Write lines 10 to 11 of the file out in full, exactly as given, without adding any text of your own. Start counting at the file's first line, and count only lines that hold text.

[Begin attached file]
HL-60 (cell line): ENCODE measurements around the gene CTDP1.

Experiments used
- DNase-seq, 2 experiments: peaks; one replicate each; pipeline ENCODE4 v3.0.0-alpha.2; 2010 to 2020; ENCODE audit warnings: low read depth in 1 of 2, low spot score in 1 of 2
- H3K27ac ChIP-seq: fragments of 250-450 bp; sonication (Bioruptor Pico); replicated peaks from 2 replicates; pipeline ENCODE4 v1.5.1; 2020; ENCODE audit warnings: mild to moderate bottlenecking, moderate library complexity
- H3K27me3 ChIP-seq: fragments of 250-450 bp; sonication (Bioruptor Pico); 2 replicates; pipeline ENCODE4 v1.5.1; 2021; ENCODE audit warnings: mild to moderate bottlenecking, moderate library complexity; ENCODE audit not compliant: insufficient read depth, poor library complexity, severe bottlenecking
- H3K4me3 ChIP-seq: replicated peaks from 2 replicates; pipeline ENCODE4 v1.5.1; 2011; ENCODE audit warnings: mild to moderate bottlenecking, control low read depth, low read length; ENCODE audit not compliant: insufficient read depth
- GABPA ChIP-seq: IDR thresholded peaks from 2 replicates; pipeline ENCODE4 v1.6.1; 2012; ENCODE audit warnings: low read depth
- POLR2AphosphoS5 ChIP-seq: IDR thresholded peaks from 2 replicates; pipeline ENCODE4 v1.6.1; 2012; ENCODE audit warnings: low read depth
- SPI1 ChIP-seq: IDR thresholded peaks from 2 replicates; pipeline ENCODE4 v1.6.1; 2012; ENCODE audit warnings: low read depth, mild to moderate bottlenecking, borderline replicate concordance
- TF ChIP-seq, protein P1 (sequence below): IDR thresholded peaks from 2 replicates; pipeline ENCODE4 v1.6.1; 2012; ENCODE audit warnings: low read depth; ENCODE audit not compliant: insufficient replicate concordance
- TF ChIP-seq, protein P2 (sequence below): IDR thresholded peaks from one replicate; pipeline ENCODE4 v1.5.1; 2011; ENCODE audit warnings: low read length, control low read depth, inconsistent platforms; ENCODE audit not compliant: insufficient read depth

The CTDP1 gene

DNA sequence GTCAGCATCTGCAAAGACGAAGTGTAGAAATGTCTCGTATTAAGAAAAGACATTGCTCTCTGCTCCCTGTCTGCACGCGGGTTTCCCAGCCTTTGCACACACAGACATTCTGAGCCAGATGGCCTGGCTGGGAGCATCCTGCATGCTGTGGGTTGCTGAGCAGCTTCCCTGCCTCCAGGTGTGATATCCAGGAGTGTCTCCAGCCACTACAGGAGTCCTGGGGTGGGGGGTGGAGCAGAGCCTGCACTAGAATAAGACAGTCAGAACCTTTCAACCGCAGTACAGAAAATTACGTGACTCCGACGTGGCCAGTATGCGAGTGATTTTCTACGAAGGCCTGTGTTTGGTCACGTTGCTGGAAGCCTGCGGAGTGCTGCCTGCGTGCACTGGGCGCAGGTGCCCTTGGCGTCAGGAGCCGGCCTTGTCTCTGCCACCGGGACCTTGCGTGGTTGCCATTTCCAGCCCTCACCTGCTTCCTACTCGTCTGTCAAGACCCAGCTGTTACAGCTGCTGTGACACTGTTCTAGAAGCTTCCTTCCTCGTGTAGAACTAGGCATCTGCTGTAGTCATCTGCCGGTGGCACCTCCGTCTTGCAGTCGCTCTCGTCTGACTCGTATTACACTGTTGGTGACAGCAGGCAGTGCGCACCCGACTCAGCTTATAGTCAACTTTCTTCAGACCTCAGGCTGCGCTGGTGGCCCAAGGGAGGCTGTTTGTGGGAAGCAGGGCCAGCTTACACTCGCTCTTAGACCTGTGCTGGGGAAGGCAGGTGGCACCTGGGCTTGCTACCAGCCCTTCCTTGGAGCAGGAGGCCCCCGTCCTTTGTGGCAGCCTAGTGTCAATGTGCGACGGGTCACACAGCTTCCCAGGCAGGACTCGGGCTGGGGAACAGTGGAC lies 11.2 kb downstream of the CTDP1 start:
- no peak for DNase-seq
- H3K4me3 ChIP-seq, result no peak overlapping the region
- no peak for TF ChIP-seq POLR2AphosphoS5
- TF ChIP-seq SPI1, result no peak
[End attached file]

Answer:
- TF ChIP-seq, protein P1 (sequence below): IDR thresholded peaks from 2 replicates; pipeline ENCODE4 v1.6.1; 2012; ENCODE audit warnings: low read depth; ENCODE audit not compliant: insufficient replicate concordance
- TF ChIP-seq, protein P2 (sequence below): IDR thresholded peaks from one replicate; pipeline ENCODE4 v1.5.1; 2011; ENCODE audit warnings: low read length, control low read depth, inconsistent platforms; ENCODE audit not compliant: insufficient read depth